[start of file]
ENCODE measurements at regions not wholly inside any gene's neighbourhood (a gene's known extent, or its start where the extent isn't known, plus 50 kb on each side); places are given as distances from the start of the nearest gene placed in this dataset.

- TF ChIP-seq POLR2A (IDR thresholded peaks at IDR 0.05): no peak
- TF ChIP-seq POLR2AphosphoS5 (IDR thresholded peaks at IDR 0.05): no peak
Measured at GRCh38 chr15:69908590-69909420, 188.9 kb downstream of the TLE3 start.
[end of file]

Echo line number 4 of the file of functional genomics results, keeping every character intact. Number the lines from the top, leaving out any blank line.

Measured at GRCh38 chr15:69908590-69909420, 188.9 kb downstream of the TLE3 start.